Improvisation is different for every musician. For me personally, improvisation took years of practice before I was comfortable with the concept. This was the case in the experiment; many musicians such as I are uncomfortable with the improvisation rule that there are no wrong notes. As a classically trained pianist, it took a lot to break out of the mold of chords and triads. During college, I often exhibited traits of MPA and used similar techniques to the ones used in the MPMTI group. I would recommend that technique based on personal experience, but just like improvisation, there is no wrong way to treat music performance anxiety.

To learn how music therapy can help you relax and cope with anxiety click here for a free consultation!

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Jamie George


Jamie founded The George Center for Music Therapy, Inc. in 2010 in order to expand and increase access to quality music therapy programs in the metro Atlanta area. She is a licensed and nationally board-certified music therapist. Jamie holds additional certifications in Neurologic Music Therapy (NMT) and Neonatal Intensive Care Unit Music Therapy (NICU-MT).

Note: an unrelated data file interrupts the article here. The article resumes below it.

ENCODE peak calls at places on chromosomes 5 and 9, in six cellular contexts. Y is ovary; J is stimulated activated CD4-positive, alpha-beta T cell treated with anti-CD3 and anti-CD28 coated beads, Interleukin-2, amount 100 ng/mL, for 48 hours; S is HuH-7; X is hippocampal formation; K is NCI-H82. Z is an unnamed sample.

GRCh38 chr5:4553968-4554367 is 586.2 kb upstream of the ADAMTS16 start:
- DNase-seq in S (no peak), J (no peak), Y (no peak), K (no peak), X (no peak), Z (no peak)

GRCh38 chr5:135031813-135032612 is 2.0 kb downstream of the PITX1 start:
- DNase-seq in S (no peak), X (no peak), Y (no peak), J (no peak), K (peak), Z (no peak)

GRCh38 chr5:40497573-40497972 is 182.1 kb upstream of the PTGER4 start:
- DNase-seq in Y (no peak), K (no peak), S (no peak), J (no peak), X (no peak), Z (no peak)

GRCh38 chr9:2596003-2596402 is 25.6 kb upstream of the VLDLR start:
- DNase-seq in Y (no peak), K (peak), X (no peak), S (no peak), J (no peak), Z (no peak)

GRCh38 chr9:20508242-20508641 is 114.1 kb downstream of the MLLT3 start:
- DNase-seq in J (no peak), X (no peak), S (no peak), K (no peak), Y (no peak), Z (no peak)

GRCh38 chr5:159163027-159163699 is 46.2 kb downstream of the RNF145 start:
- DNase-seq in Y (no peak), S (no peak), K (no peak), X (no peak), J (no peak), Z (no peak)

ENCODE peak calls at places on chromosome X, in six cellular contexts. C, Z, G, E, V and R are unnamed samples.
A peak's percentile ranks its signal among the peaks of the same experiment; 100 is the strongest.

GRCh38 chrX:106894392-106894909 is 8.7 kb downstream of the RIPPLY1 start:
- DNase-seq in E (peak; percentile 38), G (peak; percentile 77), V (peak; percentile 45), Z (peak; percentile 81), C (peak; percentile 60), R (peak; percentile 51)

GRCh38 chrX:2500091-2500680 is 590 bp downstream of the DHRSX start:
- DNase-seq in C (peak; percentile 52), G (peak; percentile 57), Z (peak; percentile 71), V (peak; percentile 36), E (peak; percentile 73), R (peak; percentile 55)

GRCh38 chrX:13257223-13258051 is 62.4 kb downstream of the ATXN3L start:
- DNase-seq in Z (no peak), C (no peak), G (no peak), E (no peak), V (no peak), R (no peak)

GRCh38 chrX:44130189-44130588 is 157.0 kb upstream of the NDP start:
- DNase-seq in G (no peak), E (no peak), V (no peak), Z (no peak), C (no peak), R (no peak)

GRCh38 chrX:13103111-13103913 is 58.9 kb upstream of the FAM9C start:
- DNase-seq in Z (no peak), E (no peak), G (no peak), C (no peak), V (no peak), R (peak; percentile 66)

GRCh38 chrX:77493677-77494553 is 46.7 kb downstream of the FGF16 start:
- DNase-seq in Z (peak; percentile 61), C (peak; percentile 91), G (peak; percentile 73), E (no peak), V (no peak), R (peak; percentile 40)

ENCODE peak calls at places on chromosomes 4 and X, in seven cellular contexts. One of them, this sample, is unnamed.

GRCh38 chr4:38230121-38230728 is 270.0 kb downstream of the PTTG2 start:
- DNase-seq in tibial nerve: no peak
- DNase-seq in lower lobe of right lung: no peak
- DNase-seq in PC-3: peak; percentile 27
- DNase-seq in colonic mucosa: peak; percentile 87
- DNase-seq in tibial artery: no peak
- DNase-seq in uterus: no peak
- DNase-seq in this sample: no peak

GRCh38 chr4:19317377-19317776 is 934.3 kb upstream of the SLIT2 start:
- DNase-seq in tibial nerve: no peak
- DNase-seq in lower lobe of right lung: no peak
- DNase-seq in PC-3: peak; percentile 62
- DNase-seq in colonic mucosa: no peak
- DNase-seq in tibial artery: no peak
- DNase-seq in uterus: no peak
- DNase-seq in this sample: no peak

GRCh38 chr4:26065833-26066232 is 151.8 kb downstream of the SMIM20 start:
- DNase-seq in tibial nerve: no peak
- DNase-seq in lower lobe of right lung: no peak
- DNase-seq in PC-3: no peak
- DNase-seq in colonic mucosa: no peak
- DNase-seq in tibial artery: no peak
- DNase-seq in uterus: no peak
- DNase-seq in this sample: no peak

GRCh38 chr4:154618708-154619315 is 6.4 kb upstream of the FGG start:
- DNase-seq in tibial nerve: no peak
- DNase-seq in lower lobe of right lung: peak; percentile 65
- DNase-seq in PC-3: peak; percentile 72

Jamie received a Bachelor of Fine Arts degree from Western Michigan University, and a Master of Music with a concentration in Music Therapy, from the University of Georgia. She completed her graduate research studying music therapy and its effects on children with sensory processing disorder. Jamie completed her internship working with exceptional children in the Fulton County Schools Music Therapy Department in metro Atlanta. Jamie specializes in autism and other neurologic conditions. In addition to teaching and treating, she actively consults with parents, therapists, allied health, and therapeutic and educational programs across the country.

Jamie serves on the Ethics Board for the American Music Therapy Association, and serves as Government Relations Co-Chair for the Southeastern Region of the AMTA. She serves as Reimbursement Chair for the Music Therapy Association of Georgia, having previously served as Treasurer for the organization from 2007 – 2012.  Jamie also serves on the Georgia state task forceand the Georgia Secretary of State appointed Music Therapy Advisory Committee.

Jamie is an accomplished vocalist, and comes to Atlanta after having performed for several years in New York City and Walt Disney World in Orlando, FL.

Check out some of Jamie’s work over on the blog!